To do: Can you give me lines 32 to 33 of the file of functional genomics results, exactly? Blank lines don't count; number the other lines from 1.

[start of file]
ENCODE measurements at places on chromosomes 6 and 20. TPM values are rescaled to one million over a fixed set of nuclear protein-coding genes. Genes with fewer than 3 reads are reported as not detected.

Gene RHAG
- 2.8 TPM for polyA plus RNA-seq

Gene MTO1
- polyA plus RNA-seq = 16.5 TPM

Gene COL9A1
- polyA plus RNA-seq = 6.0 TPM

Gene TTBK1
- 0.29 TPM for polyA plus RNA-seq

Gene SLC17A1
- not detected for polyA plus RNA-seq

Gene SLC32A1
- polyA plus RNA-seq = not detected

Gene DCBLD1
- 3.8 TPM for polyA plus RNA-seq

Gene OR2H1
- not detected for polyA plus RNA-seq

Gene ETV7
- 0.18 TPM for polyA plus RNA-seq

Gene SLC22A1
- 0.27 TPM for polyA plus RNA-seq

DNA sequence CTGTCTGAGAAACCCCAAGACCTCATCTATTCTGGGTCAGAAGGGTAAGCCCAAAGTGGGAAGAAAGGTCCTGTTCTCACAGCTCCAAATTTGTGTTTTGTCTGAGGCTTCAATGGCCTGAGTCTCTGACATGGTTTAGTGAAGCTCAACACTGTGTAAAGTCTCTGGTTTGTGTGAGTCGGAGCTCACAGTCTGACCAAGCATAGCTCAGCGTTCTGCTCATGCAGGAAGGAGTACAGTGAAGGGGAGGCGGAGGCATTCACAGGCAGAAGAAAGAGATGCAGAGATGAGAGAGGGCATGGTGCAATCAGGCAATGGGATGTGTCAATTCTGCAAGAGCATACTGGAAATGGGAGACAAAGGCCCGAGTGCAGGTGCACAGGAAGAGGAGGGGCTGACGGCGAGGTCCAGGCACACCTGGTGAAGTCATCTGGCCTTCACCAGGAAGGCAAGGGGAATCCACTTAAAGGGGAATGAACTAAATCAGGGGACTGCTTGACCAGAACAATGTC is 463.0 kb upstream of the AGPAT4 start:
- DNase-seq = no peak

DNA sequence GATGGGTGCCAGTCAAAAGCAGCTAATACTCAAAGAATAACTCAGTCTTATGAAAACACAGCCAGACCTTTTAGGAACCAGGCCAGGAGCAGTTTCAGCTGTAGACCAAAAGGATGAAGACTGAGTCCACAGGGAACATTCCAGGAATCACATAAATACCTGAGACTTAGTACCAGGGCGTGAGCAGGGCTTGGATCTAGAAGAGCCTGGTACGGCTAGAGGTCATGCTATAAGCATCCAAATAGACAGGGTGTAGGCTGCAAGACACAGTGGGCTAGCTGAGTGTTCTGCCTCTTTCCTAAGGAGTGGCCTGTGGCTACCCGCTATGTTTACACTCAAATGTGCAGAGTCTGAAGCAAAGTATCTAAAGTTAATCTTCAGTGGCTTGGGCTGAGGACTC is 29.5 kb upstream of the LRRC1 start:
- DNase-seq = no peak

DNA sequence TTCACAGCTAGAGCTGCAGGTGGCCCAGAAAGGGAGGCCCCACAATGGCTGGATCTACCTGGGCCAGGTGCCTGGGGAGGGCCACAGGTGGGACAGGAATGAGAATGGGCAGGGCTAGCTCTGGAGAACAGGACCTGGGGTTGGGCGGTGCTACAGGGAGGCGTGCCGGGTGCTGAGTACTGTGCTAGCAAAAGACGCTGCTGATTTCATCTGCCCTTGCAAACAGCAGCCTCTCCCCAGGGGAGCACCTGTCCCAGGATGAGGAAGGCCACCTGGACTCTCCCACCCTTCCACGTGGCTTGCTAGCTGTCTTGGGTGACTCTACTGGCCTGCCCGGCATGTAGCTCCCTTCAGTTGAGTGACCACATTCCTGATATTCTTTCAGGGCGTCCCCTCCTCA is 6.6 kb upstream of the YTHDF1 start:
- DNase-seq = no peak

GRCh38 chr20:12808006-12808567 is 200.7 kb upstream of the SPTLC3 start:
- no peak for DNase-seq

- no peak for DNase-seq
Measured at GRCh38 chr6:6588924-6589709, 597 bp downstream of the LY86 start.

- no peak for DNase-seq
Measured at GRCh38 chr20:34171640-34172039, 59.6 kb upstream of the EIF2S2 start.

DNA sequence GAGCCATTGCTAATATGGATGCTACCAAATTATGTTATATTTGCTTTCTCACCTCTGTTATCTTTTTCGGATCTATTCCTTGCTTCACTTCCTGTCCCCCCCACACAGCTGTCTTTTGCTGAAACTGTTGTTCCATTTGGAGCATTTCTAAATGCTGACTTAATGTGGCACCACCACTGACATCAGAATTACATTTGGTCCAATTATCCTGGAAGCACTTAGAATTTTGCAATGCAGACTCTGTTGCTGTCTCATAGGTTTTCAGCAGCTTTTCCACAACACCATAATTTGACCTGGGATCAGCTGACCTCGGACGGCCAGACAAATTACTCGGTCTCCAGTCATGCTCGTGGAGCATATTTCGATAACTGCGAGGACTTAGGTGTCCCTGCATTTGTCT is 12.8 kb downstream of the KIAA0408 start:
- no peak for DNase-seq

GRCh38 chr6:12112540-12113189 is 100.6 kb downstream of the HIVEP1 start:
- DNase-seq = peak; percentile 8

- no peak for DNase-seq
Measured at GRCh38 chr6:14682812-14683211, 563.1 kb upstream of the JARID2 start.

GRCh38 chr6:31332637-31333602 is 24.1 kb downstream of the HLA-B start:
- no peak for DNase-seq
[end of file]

- no peak for DNase-seq
Measured at GRCh38 chr20:34171640-34172039, 59.6 kb upstream of the EIF2S2 start.